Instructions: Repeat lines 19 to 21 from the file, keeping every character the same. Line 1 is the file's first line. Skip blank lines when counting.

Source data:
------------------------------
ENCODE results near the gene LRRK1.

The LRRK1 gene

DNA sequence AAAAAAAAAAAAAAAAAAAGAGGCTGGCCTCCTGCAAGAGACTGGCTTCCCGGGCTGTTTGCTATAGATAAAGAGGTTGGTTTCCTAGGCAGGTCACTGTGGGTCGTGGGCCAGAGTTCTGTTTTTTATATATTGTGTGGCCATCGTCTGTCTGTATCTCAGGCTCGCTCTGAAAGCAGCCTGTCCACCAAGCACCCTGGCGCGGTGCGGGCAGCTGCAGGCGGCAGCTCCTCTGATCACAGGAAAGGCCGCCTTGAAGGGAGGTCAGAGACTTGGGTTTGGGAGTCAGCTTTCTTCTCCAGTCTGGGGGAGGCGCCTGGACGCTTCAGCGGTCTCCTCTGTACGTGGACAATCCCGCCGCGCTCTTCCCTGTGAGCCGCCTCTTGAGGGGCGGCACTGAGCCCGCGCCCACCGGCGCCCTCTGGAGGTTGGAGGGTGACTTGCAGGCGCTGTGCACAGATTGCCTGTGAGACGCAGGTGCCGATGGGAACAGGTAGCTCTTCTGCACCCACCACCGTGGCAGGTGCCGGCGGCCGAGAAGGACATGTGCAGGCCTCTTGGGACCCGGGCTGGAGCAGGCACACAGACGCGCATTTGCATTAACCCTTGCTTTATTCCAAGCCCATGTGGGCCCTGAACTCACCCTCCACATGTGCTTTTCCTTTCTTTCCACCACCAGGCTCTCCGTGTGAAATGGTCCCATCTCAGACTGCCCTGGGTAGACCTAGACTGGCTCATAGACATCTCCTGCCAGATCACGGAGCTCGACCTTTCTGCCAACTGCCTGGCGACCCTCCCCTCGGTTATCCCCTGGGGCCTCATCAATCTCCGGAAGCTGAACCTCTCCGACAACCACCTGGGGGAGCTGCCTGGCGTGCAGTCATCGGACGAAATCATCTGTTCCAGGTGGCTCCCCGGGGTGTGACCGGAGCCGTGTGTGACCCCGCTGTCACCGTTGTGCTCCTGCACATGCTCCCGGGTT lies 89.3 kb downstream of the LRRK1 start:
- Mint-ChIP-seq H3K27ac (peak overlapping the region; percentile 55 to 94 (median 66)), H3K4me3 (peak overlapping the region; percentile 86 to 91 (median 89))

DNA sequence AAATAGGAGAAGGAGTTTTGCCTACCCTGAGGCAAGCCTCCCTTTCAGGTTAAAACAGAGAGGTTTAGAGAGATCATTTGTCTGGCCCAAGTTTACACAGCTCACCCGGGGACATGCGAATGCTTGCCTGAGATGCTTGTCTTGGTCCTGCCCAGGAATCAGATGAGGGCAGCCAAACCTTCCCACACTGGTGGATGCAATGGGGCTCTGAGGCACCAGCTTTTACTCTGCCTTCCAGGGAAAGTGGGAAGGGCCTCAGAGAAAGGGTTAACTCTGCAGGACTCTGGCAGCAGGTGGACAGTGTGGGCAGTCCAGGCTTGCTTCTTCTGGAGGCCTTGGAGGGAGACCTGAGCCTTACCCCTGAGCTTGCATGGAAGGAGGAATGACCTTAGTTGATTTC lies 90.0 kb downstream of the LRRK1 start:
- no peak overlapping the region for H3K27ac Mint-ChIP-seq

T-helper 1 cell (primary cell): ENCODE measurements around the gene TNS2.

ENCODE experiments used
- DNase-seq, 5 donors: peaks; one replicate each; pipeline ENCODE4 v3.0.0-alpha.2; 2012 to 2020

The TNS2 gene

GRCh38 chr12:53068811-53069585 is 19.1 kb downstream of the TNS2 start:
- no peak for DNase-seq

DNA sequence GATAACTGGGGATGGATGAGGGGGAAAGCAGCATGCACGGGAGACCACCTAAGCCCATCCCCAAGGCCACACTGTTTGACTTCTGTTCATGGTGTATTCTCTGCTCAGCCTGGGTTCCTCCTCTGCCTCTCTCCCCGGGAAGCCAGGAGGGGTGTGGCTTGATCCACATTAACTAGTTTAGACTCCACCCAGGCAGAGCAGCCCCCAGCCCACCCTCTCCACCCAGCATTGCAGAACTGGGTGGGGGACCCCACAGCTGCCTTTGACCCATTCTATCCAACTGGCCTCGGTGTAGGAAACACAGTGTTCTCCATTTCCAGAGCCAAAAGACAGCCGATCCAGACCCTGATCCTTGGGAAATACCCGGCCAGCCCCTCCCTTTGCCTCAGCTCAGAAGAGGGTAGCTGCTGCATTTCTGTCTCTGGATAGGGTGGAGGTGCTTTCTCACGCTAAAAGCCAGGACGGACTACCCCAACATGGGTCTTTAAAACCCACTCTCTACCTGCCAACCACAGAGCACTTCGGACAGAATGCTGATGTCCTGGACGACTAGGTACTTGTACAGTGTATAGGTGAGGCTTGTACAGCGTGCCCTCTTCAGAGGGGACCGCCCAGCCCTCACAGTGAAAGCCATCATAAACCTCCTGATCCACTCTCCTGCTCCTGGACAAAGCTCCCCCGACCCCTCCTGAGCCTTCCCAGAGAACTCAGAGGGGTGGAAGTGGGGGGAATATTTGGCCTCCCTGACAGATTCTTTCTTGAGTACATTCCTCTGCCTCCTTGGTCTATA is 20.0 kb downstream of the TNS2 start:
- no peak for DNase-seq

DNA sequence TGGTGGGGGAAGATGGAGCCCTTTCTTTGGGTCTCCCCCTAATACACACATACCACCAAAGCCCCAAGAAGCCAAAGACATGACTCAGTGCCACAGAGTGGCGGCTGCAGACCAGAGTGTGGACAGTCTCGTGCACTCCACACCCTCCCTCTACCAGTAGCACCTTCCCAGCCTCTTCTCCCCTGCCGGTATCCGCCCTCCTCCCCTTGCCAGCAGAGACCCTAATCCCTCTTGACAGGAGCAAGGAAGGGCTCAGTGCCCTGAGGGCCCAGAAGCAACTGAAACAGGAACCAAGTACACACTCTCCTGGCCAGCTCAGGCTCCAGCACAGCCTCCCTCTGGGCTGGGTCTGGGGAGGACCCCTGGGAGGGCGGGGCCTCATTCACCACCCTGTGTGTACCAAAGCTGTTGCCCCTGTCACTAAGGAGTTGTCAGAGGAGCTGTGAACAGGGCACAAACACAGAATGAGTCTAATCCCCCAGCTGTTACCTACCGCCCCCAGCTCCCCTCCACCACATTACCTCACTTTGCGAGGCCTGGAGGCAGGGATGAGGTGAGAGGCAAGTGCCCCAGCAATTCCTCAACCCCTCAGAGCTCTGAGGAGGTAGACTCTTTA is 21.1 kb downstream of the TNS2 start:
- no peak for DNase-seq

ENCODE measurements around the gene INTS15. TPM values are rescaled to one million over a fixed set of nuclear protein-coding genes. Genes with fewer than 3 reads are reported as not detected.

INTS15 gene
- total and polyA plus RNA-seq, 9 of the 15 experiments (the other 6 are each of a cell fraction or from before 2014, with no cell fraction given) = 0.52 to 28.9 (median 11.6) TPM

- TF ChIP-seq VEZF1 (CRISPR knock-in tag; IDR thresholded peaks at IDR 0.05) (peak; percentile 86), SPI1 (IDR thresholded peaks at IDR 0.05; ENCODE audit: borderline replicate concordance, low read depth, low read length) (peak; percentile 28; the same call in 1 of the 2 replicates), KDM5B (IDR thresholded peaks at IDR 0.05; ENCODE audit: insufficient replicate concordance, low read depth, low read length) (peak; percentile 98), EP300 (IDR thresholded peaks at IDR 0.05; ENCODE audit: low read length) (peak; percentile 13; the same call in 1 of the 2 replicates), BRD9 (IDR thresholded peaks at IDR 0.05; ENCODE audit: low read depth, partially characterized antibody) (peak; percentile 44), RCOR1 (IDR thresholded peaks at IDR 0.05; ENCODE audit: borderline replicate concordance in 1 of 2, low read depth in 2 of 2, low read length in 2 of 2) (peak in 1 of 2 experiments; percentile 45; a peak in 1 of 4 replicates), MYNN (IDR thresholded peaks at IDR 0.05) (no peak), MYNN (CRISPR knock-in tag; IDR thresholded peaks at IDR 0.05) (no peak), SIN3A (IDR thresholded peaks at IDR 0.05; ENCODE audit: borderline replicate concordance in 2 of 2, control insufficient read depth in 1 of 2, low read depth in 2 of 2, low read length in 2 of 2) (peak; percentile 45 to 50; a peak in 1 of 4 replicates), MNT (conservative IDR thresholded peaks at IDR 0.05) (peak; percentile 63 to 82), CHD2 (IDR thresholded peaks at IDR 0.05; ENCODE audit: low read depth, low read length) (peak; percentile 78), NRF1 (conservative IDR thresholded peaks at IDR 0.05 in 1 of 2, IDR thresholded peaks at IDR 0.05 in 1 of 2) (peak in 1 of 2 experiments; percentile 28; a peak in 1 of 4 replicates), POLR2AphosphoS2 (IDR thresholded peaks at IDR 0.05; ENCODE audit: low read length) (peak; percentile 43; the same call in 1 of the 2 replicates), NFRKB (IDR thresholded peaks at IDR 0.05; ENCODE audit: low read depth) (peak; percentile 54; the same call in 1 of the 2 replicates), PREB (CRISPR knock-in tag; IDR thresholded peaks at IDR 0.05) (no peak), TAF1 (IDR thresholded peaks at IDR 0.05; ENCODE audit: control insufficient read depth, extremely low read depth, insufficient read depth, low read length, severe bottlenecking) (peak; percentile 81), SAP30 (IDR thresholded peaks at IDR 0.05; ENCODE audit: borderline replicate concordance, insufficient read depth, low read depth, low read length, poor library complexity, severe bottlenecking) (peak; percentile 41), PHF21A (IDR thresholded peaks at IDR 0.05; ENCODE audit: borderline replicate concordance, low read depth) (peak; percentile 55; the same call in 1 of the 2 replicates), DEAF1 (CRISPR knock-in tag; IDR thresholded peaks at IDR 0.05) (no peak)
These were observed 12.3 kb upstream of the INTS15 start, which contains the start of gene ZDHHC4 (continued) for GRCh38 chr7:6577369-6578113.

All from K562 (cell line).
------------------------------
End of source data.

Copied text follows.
- total and polyA plus RNA-seq, 9 of the 15 experiments (the other 6 are each of a cell fraction or from before 2014, with no cell fraction given) = 0.52 to 28.9 (median 11.6) TPM

- TF ChIP-seq VEZF1 (CRISPR knock-in tag; IDR thresholded peaks at IDR 0.05) (peak; percentile 86), SPI1 (IDR thresholded peaks at IDR 0.05; ENCODE audit: borderline replicate concordance, low read depth, low read length) (peak; percentile 28; the same call in 1 of the 2 replicates), KDM5B (IDR thresholded peaks at IDR 0.05; ENCODE audit: insufficient replicate concordance, low read depth, low read length) (peak; percentile 98), EP300 (IDR thresholded peaks at IDR 0.05; ENCODE audit: low read length) (peak; percentile 13; the same call in 1 of the 2 replicates), BRD9 (IDR thresholded peaks at IDR 0.05; ENCODE audit: low read depth, partially characterized antibody) (peak; percentile 44), RCOR1 (IDR thresholded peaks at IDR 0.05; ENCODE audit: borderline replicate concordance in 1 of 2, low read depth in 2 of 2, low read length in 2 of 2) (peak in 1 of 2 experiments; percentile 45; a peak in 1 of 4 replicates), MYNN (IDR thresholded peaks at IDR 0.05) (no peak), MYNN (CRISPR knock-in tag; IDR thresholded peaks at IDR 0.05) (no peak), SIN3A (IDR thresholded peaks at IDR 0.05; ENCODE audit: borderline replicate concordance in 2 of 2, control insufficient read depth in 1 of 2, low read depth in 2 of 2, low read length in 2 of 2) (peak; percentile 45 to 50; a peak in 1 of 4 replicates), MNT (conservative IDR thresholded peaks at IDR 0.05) (peak; percentile 63 to 82), CHD2 (IDR thresholded peaks at IDR 0.05; ENCODE audit: low read depth, low read length) (peak; percentile 78), NRF1 (conservative IDR thresholded peaks at IDR 0.05 in 1 of 2, IDR thresholded peaks at IDR 0.05 in 1 of 2) (peak in 1 of 2 experiments; percentile 28; a peak in 1 of 4 replicates), POLR2AphosphoS2 (IDR thresholded peaks at IDR 0.05; ENCODE audit: low read length) (peak; percentile 43; the same call in 1 of the 2 replicates), NFRKB (IDR thresholded peaks at IDR 0.05; ENCODE audit: low read depth) (peak; percentile 54; the same call in 1 of the 2 replicates), PREB (CRISPR knock-in tag; IDR thresholded peaks at IDR 0.05) (no peak), TAF1 (IDR thresholded peaks at IDR 0.05; ENCODE audit: control insufficient read depth, extremely low read depth, insufficient read depth, low read length, severe bottlenecking) (peak; percentile 81), SAP30 (IDR thresholded peaks at IDR 0.05; ENCODE audit: borderline replicate concordance, insufficient read depth, low read depth, low read length, poor library complexity, severe bottlenecking) (peak; percentile 41), PHF21A (IDR thresholded peaks at IDR 0.05; ENCODE audit: borderline replicate concordance, low read depth) (peak; percentile 55; the same call in 1 of the 2 replicates), DEAF1 (CRISPR knock-in tag; IDR thresholded peaks at IDR 0.05) (no peak)
These were observed 12.3 kb upstream of the INTS15 start, which contains the start of gene ZDHHC4 (continued) for GRCh38 chr7:6577369-6578113.